Most readers do not have time to sit down and read in-depth articles these days. Provide engaging, bolded bullet point titles that act as topic sentences, then provide additional information beneath to expand on your points. This allows readers to cherry pick the parts that most pertain to them.
Provide Something New
Information regurgitated without any thought leadership does not offer your readers value. Give them information that includes a point of view, something different than they’re reading elsewhere, and that also provides usable, actionable information.
Cite valid sources, provide additional information from reputable firms, and demonstrate authority wherever possible. In addition, edit to avoid typos and maintain credibility. Nothing diminishes trust as quickly as typos or misused facts.
3. Outline How You Want Your Report to Look
First things first: Key performance indicators (KPI’s).
You can’t see whether it’s working if you don’t know which elements you’re tracking, after all. What do you hope to achieve through your content marketing efforts? Do you want to double your readership? Would you prefer a 10 percent increase in sales? Are you most interested in higher engagement on social media?
What you track depends on your company and the products or services it provides. Key performance indicators often include:
- Average order value (AOV)
- Customer lifetime value (CLV)
- Cost per acquisition (CPA)
- Cost per click (CPC)
- Cost per lead (CPL)
- Cost per thousand impressions (CPM)
- Overall leads
- Page metrics: views, clicks, downloads, bounce rates, time on pages, interactions, etc.
- Social media metrics: likes, followers, comments, subscribers, shares, views, etc.
- Time to close
- The specific ROI for each individual blog or content piece
- The overall ROI for the entire content marketing strategy from all distribution channels
Whatever your company needs, write it down, along with a timeframe in which to achieve said goals. You might hope to see 25 percent higher readership by the end of the quarter, or a set number of additional sales by the end of November.
Lastly, know your baseline. The current totals for whichever metrics you’re hoping to improve should be written down at the onset of the content marketing campaign. This will allow you to see where you started and where your efforts got you by the end. This also allows you to make changes to the process to improve less-than-exciting results.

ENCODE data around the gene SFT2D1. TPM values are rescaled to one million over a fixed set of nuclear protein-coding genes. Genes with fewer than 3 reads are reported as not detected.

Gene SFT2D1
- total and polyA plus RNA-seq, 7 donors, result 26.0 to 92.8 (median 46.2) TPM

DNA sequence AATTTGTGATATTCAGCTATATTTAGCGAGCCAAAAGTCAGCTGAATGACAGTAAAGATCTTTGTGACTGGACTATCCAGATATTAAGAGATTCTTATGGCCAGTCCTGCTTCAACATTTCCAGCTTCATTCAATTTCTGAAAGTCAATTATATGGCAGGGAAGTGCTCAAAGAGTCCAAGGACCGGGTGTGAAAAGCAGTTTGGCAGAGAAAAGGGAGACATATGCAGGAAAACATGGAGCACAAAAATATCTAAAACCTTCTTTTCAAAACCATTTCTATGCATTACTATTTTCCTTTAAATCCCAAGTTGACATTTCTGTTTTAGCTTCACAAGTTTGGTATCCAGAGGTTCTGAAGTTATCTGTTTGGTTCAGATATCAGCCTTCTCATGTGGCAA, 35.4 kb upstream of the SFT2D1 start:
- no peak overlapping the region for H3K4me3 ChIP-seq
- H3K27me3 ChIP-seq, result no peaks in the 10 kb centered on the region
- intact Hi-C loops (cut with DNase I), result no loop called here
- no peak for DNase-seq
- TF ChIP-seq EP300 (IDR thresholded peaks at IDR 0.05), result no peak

All these questions will guide the data you use and the way you reach that magic number. For the purposes of this example, let’s say you want to see the overall ROI for your content marketing blog over the past three months.
4. Calculate Your Creation Costs
The first step in any ROI calculation is adding up all your costs. With content marketing, you need to think about every stage of the content creation process.
Include the cost of your content creators’ time, including the time they spend going back-and-forth with edits and revisions. If you have a separate search engine optimization team, calculate the cost to have them optimize each content piece.
Don’t forget about the publishing process. How much did you pay for an eye-catching stock photo? What about the time your team took to publish the piece on your site and share it on your social media platforms? If there are any paid tools you use to manage different parts of the process, include the cost of those, too.
5. Calculate the Cost to Promote the Content
For companies who want to put extra power behind their content marketing, you’re likely to have paid to promote your content as well. This could include pay-per-click ads, social media ads, and more.
If you did, be sure to write down those costs. Don’t forget the amount you paid your staff to manage those ads, as well as the cost of any tools they used.
6. Identifying & Monitoring KPI’s
Now that you have all your costs in one place, it’s time to look at the “R” in ROI: the return you’ve earned.